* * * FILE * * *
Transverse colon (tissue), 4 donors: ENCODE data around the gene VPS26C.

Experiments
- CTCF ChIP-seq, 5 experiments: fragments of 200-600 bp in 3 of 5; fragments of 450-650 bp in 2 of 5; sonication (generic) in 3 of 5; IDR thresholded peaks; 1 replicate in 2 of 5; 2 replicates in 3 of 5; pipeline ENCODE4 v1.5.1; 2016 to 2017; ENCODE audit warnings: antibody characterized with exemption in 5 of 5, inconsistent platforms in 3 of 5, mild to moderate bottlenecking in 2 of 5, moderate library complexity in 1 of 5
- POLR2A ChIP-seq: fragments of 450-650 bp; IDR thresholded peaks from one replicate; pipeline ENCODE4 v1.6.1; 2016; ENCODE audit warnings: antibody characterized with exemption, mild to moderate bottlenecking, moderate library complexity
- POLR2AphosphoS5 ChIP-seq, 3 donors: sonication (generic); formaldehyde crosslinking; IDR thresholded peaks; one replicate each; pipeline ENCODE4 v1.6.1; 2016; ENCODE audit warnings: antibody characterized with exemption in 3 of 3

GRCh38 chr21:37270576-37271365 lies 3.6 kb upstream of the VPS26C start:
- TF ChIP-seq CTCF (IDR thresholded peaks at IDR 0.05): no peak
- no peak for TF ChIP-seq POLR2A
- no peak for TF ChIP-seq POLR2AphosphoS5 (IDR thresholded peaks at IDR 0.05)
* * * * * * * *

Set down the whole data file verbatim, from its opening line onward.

Transverse colon (tissue), 4 donors: ENCODE data around the gene VPS26C.

Experiments
- CTCF ChIP-seq, 5 experiments: fragments of 200-600 bp in 3 of 5; fragments of 450-650 bp in 2 of 5; sonication (generic) in 3 of 5; IDR thresholded peaks; 1 replicate in 2 of 5; 2 replicates in 3 of 5; pipeline ENCODE4 v1.5.1; 2016 to 2017; ENCODE audit warnings: antibody characterized with exemption in 5 of 5, inconsistent platforms in 3 of 5, mild to moderate bottlenecking in 2 of 5, moderate library complexity in 1 of 5
- POLR2A ChIP-seq: fragments of 450-650 bp; IDR thresholded peaks from one replicate; pipeline ENCODE4 v1.6.1; 2016; ENCODE audit warnings: antibody characterized with exemption, mild to moderate bottlenecking, moderate library complexity
- POLR2AphosphoS5 ChIP-seq, 3 donors: sonication (generic); formaldehyde crosslinking; IDR thresholded peaks; one replicate each; pipeline ENCODE4 v1.6.1; 2016; ENCODE audit warnings: antibody characterized with exemption in 3 of 3

GRCh38 chr21:37270576-37271365 lies 3.6 kb upstream of the VPS26C start:
- TF ChIP-seq CTCF (IDR thresholded peaks at IDR 0.05): no peak
- no peak for TF ChIP-seq POLR2A
- no peak for TF ChIP-seq POLR2AphosphoS5 (IDR thresholded peaks at IDR 0.05)